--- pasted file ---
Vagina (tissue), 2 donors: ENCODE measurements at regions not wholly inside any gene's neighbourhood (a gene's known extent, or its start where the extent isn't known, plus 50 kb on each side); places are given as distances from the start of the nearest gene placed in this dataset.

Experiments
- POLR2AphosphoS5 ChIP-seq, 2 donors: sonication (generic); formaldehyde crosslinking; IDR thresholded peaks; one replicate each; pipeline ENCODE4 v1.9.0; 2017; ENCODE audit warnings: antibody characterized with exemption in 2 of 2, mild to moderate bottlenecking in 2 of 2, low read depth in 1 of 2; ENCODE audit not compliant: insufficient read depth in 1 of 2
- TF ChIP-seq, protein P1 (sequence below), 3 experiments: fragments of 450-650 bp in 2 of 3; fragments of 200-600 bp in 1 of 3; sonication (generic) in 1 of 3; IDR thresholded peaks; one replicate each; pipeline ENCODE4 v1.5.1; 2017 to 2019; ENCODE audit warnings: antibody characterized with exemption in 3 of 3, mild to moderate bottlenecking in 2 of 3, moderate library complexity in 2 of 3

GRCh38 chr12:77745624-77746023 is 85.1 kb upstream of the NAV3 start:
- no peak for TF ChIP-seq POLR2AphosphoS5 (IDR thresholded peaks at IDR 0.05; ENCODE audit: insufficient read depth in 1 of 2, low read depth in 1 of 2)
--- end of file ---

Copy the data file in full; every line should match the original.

Vagina (tissue), 2 donors: ENCODE measurements at regions not wholly inside any gene's neighbourhood (a gene's known extent, or its start where the extent isn't known, plus 50 kb on each side); places are given as distances from the start of the nearest gene placed in this dataset.

Experiments
- POLR2AphosphoS5 ChIP-seq, 2 donors: sonication (generic); formaldehyde crosslinking; IDR thresholded peaks; one replicate each; pipeline ENCODE4 v1.9.0; 2017; ENCODE audit warnings: antibody characterized with exemption in 2 of 2, mild to moderate bottlenecking in 2 of 2, low read depth in 1 of 2; ENCODE audit not compliant: insufficient read depth in 1 of 2
- TF ChIP-seq, protein P1 (sequence below), 3 experiments: fragments of 450-650 bp in 2 of 3; fragments of 200-600 bp in 1 of 3; sonication (generic) in 1 of 3; IDR thresholded peaks; one replicate each; pipeline ENCODE4 v1.5.1; 2017 to 2019; ENCODE audit warnings: antibody characterized with exemption in 3 of 3, mild to moderate bottlenecking in 2 of 3, moderate library complexity in 2 of 3

GRCh38 chr12:77745624-77746023 is 85.1 kb upstream of the NAV3 start:
- no peak for TF ChIP-seq POLR2AphosphoS5 (IDR thresholded peaks at IDR 0.05; ENCODE audit: insufficient read depth in 1 of 2, low read depth in 1 of 2)